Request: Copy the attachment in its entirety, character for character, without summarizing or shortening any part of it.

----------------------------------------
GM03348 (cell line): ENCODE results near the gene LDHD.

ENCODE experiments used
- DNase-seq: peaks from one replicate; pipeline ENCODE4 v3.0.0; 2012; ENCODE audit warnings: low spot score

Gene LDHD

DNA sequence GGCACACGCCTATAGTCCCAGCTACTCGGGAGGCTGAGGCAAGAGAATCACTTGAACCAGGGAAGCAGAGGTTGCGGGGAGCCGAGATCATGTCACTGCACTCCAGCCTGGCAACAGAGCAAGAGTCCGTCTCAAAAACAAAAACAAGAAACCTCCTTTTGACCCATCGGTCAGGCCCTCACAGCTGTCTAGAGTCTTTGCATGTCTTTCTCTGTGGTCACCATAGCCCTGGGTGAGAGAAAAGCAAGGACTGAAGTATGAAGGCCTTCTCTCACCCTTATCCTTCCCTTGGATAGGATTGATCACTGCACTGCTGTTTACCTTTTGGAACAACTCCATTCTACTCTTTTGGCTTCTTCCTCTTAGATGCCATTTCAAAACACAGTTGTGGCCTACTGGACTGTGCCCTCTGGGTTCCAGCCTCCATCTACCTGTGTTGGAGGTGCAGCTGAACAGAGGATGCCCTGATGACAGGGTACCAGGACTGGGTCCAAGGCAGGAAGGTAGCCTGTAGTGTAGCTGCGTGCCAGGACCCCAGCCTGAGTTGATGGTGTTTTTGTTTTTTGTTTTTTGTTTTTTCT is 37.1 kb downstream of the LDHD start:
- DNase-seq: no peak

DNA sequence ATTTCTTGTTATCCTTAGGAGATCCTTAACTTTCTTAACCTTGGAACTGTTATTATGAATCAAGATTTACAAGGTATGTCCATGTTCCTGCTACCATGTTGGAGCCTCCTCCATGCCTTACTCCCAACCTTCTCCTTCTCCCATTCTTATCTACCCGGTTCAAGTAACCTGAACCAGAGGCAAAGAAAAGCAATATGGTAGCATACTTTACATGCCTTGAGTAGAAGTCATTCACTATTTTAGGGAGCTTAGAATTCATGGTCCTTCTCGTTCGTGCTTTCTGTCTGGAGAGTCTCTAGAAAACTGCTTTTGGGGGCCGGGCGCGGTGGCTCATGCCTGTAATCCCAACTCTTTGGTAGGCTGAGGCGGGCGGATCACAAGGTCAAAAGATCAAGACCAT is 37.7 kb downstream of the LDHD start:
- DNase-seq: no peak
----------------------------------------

GM03348 (cell line): ENCODE results near the gene LDHD.

ENCODE experiments used
- DNase-seq: peaks from one replicate; pipeline ENCODE4 v3.0.0; 2012; ENCODE audit warnings: low spot score

Gene LDHD

DNA sequence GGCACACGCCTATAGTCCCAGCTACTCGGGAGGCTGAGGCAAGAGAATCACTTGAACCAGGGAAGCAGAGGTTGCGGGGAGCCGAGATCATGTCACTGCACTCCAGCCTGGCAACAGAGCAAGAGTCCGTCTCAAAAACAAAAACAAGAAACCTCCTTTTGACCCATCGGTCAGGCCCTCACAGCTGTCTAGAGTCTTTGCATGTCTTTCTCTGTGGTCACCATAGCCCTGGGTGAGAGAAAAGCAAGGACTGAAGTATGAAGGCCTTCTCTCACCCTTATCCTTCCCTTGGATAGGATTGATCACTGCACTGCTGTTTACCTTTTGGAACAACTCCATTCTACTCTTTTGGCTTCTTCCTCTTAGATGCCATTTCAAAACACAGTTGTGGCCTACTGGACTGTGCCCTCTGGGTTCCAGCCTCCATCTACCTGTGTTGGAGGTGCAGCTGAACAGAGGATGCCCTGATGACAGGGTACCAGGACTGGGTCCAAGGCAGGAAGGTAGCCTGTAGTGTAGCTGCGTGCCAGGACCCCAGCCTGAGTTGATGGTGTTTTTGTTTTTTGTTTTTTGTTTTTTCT is 37.1 kb downstream of the LDHD start:
- DNase-seq: no peak

DNA sequence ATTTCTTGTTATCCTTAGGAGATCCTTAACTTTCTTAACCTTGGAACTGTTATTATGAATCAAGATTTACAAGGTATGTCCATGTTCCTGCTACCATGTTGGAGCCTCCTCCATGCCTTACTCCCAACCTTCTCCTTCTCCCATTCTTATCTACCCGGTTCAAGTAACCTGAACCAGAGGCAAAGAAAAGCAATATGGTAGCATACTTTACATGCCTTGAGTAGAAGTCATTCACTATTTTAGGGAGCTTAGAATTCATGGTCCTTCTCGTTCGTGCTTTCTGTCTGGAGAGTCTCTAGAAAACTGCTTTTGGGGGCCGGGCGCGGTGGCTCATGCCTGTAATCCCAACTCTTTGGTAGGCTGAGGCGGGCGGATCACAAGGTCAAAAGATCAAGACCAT is 37.7 kb downstream of the LDHD start:
- DNase-seq: no peak